28. Amale Andraos
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Amale Andraos works as a designer in New York. She is the former vice principal of Columbia University’s Graduate School of Architecture, Planning, and Preservation, as well as an advisor to the Columbia School. She was the first woman to hold that position.
She and her husband, Dan Wood, co-founded the New York City architecture firm WORKac. In 2021, she was named an Honorary Fellow of the Royal Architectural Institute of Canada, recognizing her global impact on architectural practice.
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Her firm is based in New York City and works on projects both in the United States and abroad. Her own practice has received international acclaim for projects such as Public Farm 1 for MoMA PS1 Young Architects Program, the Edible Schoolyards at PS216 in Brooklyn, and PS7 in Harlem, NY.
Also in New York are a residential conversion of a historic New York cast-iron building titled the Stealth Building, the Miami Museum Garage, and the Rhode Island School of Design Student Center in Providence.
29. Ana Gatóo
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Ana Gatóo is a partner at Light Earth Designs LLP, a British architecture firm that gained international attention last year with the completion of the Rwanda Cricket Stadium in Kigali, Rwanda, which was named a 2018 A+Awards Popular Winner in the Stadium category.
Local builders used local materials to build the charming, minimal stadium. The project’s core consists of three simple parabolic vaults that shield onlookers from the sun, but their form is sculptural and expressive, reflecting the path of the bouncing ball. The cement tiles were made of locally excavated soil, which is possibly the most sustainable material imaginable.
30. Sharon Davis
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Sharon Davis is the founder and principal of Sharon Davis Design and an award-winning practitioner whose work is motivated by her belief in the transformative power of design. She believes that the designs’ success is measured by how far they expand access to the fundamental human right to social justice, economic empowerment, and a healthy, sustainable environment. Her architectural vision includes structures that can influence the future of communities.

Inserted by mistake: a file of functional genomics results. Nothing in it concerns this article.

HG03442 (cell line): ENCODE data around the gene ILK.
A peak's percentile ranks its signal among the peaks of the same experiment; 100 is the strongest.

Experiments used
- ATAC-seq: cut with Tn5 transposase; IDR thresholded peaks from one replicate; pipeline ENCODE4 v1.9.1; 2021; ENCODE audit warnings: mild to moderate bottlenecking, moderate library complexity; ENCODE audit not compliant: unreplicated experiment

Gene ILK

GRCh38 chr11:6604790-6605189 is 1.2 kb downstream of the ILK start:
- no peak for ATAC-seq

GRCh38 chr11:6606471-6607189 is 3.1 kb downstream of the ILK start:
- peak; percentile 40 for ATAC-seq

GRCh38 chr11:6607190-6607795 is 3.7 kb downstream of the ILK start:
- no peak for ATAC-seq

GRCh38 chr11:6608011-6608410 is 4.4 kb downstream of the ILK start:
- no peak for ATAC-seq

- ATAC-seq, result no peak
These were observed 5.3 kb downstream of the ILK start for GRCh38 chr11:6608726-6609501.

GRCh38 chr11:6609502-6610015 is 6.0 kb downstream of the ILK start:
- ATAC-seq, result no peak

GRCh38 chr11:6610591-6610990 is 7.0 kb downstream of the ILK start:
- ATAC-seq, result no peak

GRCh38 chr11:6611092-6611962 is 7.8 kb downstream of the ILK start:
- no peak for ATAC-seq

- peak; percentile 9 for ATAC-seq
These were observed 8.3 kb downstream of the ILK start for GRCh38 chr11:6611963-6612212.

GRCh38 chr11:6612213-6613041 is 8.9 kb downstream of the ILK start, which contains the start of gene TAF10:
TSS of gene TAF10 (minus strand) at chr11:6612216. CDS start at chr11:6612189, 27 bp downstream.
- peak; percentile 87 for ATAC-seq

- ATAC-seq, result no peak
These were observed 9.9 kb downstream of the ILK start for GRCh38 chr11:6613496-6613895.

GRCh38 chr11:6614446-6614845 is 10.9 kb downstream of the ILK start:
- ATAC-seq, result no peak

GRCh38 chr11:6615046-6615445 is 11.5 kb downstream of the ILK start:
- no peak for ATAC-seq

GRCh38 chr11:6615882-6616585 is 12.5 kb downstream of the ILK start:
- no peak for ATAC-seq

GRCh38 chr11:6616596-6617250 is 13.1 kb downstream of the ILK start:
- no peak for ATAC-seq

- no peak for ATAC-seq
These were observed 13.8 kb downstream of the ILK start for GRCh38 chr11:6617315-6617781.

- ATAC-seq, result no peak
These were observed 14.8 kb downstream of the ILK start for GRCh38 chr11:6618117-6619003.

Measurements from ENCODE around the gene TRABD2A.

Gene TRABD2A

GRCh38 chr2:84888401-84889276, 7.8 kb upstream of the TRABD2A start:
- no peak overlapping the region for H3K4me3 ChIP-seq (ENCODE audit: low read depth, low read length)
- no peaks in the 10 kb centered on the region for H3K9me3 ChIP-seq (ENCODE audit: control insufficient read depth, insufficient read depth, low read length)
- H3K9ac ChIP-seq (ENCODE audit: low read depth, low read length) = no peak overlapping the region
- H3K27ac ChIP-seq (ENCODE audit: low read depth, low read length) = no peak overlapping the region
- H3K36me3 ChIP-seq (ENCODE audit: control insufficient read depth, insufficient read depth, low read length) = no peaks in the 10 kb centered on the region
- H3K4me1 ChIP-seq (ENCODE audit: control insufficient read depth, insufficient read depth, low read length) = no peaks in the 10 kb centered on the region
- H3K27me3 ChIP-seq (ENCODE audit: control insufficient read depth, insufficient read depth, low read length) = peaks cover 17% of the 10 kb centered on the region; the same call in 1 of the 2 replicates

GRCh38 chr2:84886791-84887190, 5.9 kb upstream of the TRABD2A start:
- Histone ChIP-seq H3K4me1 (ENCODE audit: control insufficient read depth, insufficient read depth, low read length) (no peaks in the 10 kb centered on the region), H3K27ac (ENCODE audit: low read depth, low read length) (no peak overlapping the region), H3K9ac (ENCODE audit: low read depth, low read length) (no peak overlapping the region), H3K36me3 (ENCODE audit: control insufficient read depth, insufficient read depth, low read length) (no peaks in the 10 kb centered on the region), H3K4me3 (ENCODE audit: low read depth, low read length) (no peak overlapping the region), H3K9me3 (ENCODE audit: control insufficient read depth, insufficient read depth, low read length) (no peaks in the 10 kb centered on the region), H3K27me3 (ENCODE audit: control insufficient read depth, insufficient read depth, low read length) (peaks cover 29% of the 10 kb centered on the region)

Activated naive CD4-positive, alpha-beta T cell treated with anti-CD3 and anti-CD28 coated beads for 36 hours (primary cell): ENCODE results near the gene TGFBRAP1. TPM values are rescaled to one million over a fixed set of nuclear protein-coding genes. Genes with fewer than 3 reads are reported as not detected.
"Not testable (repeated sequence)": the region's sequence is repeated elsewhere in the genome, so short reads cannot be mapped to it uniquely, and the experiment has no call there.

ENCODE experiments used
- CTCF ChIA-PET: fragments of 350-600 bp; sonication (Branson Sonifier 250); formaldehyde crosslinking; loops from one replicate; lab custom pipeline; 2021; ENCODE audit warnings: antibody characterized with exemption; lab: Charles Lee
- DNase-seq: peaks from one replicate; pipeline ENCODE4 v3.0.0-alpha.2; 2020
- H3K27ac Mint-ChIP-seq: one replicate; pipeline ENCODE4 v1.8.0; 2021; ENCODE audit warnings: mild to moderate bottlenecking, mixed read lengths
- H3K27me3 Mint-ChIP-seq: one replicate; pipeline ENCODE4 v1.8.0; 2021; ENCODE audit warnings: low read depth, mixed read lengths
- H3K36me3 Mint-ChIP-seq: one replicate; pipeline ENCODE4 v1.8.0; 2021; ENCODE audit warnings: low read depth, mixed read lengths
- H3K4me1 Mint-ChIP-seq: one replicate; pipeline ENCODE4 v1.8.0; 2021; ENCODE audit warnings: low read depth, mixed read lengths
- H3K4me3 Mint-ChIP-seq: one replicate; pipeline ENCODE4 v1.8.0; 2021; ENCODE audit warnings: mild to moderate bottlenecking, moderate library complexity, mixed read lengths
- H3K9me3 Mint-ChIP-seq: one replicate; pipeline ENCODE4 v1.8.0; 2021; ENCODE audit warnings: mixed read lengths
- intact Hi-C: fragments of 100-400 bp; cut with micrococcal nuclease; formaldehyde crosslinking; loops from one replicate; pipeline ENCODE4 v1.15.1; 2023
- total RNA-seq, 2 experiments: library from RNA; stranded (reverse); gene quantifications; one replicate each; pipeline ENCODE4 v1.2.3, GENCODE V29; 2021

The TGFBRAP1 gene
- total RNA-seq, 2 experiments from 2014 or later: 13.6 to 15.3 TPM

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Her social design philosophy came to life with her project, the Women’s Opportunity Center in Rwanda. The goal was to establish an innovative educational and community center in Kayonza to train and educate local women through farming.
The main idea was to organize around the form of a vernacular Rwandan village: a series of human-scaled pavilions clustered together to provide security and community for up to 300 women. The project also includes a demonstration farm to assist women in producing and marketing their products.
31. Patricia Patkau
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Patricia Patkau is a co-founder of Patkau Architects, a Vancouver-based firm that has been in operation for over 30 years. The firm’s aesthetic combines a contemporary sensibility with a love of the Pacific Northwest’s landscapes.
Take a project like Tula House, a cantilevered structure in British Columbia that blends in so well that it almost becomes invisible. Even if you never went on a hike, living here would be like living with the landscape.
Frequently Asked Questions About Female Architects
1. Who is the most famous female architect?
Dame Zaha Hadid is without a doubt the most well-known and successful female architect in history. She became the initial woman to be awarded the Pritzker Prize in 2004 for her commitment, innovative thinking, and outspoken personality. work and achievements inspired women in architecture and design to pursue their dreams.
2. What percentage of architects are female?
According to Zippia, there are currently over 152,775 architects working in the United States. Women make up 23.3% of all architects, while men make up 76.7%. An employed architect is 45 years old on average.
3. Who was the first successful female architect?
Marion Mahony Griffin was one of the women who pioneered the architectural field. She was likely the first female licensed architect in the United States, and she spent much of her early career working for Frank Lloyd Wright. Later on, she became one of the first and most successful female architects of all time.
4. Where do the majority of female architects come from?
Women in architecture have emerged from all over the world, as evidenced by this list. The first arose in England and the Americas, followed by others in European countries such as Italy. Even one of our architects was born in Iraq. As we can see, these women came from all over the world to pave the way for others.